Posts Tagged ‘Qaddafi

20
Oct
11

‘leading from behind is looking pretty good right now’

Ian Swanson (The Hill): Obama stands tall after the demise of Libyan strongman Gadhafi

The death of Moammar Gadhafi represents another major foreign policy victory for President Obama, who backed a months-long air campaign in Libya while facing criticism from the left and the right.

Obama stared down congressional skeptics across the political spectrum … Through it all, Obama kept his resolve.

…. On Thursday he basked in the second greatest foreign policy triumph of his administration, after the successful operation this spring that killed Osama bin Laden. Gadhafi’s death comes less than a month after the U.S. drone strike killed al-Qaeda leader Anwar al-Awlaki in Yemen.

…. For the unwavering Obama, Thursday came the big payoff as Gadhafi’s hopes for returning to power ended in a field outside his hometown of Sirte.

…. Obama entered the Oval Office as a novice on the international stage, criticized for a naïve outlook on the world.

…. three years into his term, both the bin Laden and Libya events suggest Obama can be steely in making decisions about U.S. force, and in sticking with them.

Full article here

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David Ignatius (Washington Post): ….  Obama saw that a no-fly zone wouldn’t be enough and lobbied for tougher U.N. language authorizing “all necessary measures” to protect the Libyan people. But he opted for limited U.S. involvement, front-loaded in the first week, and under the protective cover of NATO and the Arab League.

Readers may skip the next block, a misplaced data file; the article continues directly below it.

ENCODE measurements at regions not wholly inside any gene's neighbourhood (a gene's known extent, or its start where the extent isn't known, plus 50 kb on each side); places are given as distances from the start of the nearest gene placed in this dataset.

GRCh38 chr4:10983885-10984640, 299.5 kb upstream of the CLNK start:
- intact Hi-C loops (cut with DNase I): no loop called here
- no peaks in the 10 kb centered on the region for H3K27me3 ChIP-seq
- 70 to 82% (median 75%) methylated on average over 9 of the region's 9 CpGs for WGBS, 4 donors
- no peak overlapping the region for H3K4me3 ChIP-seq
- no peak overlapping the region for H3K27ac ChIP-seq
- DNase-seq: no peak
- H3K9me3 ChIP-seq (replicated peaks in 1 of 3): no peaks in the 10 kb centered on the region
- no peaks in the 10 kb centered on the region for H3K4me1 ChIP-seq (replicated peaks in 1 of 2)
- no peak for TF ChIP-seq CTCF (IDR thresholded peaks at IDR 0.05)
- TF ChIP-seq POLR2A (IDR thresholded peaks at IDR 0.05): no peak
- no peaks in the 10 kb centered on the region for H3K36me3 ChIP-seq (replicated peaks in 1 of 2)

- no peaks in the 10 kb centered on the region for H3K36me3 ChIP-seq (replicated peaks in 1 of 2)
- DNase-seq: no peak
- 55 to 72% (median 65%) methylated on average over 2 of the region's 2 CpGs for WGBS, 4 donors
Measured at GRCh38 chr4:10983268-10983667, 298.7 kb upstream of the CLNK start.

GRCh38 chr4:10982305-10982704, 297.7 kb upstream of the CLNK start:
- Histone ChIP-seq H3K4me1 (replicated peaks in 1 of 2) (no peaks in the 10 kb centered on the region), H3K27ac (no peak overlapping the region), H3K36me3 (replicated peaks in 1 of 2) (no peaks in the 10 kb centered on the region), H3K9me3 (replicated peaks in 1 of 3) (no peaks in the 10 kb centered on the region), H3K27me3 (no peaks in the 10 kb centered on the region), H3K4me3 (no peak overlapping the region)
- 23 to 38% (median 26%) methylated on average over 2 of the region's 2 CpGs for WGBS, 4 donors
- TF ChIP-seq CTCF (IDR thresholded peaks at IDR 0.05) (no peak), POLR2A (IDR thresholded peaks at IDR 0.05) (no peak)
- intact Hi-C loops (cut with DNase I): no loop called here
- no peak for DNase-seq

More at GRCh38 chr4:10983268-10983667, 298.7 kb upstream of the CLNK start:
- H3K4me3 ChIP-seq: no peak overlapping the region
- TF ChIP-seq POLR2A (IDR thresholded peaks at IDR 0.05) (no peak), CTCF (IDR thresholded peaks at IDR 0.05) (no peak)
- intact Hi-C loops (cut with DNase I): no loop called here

Obama deliberately kept the U.S. in the background even when critics began howling for a show of American “leadership.” And most important, he was patient through last summer, rejecting the counsel of those who argued that he must escalate U.S. military intervention to break the stalemate or, alternatively, bail out.

…. Obama took a lot of shots along the way to Thursday’s symbolic end of the Libya campaign. But it seems fair to say that his vision of opposing Gaddafi through a broad, international coalition – in which other nations share the burden, for a change – worked out pretty well.

Full article here

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Steve Benen: President Obama took an enormous risk by agreeing to intervene militarily in Libya. Military resources were stretched in Afghanistan and Iraq; U.S. military commanders were deeply skeptical; Pentagon chief Robert Gates urged the president not to act in Libya; and there was no great appetite among Americans for a third conflict in the Middle East. What’s more, there were all kinds of credible questions about whether this mission had a meaningful chance of success.

But it did succeed and the gamble paid off. Gadhafi and his regime are no more. There’s ample room for a fair debate about whether the mission was wise, but predictions of failure proved to be incorrect.

When it comes to American politics, the next question is what in the world Republicans are going to say about it … ABC’s report identified five different positions Romney has taken on the U.S. million in Libya this year, and as my friend Elon Green notes today, there’s actually a sixth: in his book, Romney accused Obama of appeasing Gadhafi. I’d imagine Romney would drop this attack now, but I suppose one never knows with that guy.